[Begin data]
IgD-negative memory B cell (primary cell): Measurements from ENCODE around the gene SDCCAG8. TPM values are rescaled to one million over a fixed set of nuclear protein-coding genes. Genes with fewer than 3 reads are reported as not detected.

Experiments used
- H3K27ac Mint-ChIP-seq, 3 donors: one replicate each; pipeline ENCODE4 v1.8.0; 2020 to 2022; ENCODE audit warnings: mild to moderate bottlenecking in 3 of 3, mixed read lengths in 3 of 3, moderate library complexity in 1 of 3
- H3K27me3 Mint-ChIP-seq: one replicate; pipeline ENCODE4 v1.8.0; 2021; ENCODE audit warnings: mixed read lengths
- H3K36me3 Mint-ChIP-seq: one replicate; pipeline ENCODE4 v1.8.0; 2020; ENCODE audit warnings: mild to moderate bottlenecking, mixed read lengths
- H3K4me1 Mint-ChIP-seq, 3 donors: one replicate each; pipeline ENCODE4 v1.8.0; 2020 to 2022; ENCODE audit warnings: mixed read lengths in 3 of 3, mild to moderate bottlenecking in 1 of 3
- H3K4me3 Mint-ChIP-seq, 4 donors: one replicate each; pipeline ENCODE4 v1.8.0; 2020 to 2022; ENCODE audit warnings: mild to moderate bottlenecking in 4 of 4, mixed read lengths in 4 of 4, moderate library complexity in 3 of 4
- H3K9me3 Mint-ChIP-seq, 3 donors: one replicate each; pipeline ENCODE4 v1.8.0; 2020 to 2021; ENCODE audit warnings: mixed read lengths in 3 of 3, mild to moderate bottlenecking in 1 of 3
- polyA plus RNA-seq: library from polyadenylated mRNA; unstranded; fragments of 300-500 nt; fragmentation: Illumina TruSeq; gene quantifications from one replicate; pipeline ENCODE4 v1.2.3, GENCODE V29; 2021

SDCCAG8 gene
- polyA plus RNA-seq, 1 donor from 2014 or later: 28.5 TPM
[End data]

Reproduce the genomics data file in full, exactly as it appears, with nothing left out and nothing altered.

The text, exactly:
IgD-negative memory B cell (primary cell): Measurements from ENCODE around the gene SDCCAG8. TPM values are rescaled to one million over a fixed set of nuclear protein-coding genes. Genes with fewer than 3 reads are reported as not detected.

Experiments used
- H3K27ac Mint-ChIP-seq, 3 donors: one replicate each; pipeline ENCODE4 v1.8.0; 2020 to 2022; ENCODE audit warnings: mild to moderate bottlenecking in 3 of 3, mixed read lengths in 3 of 3, moderate library complexity in 1 of 3
- H3K27me3 Mint-ChIP-seq: one replicate; pipeline ENCODE4 v1.8.0; 2021; ENCODE audit warnings: mixed read lengths
- H3K36me3 Mint-ChIP-seq: one replicate; pipeline ENCODE4 v1.8.0; 2020; ENCODE audit warnings: mild to moderate bottlenecking, mixed read lengths
- H3K4me1 Mint-ChIP-seq, 3 donors: one replicate each; pipeline ENCODE4 v1.8.0; 2020 to 2022; ENCODE audit warnings: mixed read lengths in 3 of 3, mild to moderate bottlenecking in 1 of 3
- H3K4me3 Mint-ChIP-seq, 4 donors: one replicate each; pipeline ENCODE4 v1.8.0; 2020 to 2022; ENCODE audit warnings: mild to moderate bottlenecking in 4 of 4, mixed read lengths in 4 of 4, moderate library complexity in 3 of 4
- H3K9me3 Mint-ChIP-seq, 3 donors: one replicate each; pipeline ENCODE4 v1.8.0; 2020 to 2021; ENCODE audit warnings: mixed read lengths in 3 of 3, mild to moderate bottlenecking in 1 of 3
- polyA plus RNA-seq: library from polyadenylated mRNA; unstranded; fragments of 300-500 nt; fragmentation: Illumina TruSeq; gene quantifications from one replicate; pipeline ENCODE4 v1.2.3, GENCODE V29; 2021

SDCCAG8 gene
- polyA plus RNA-seq, 1 donor from 2014 or later: 28.5 TPM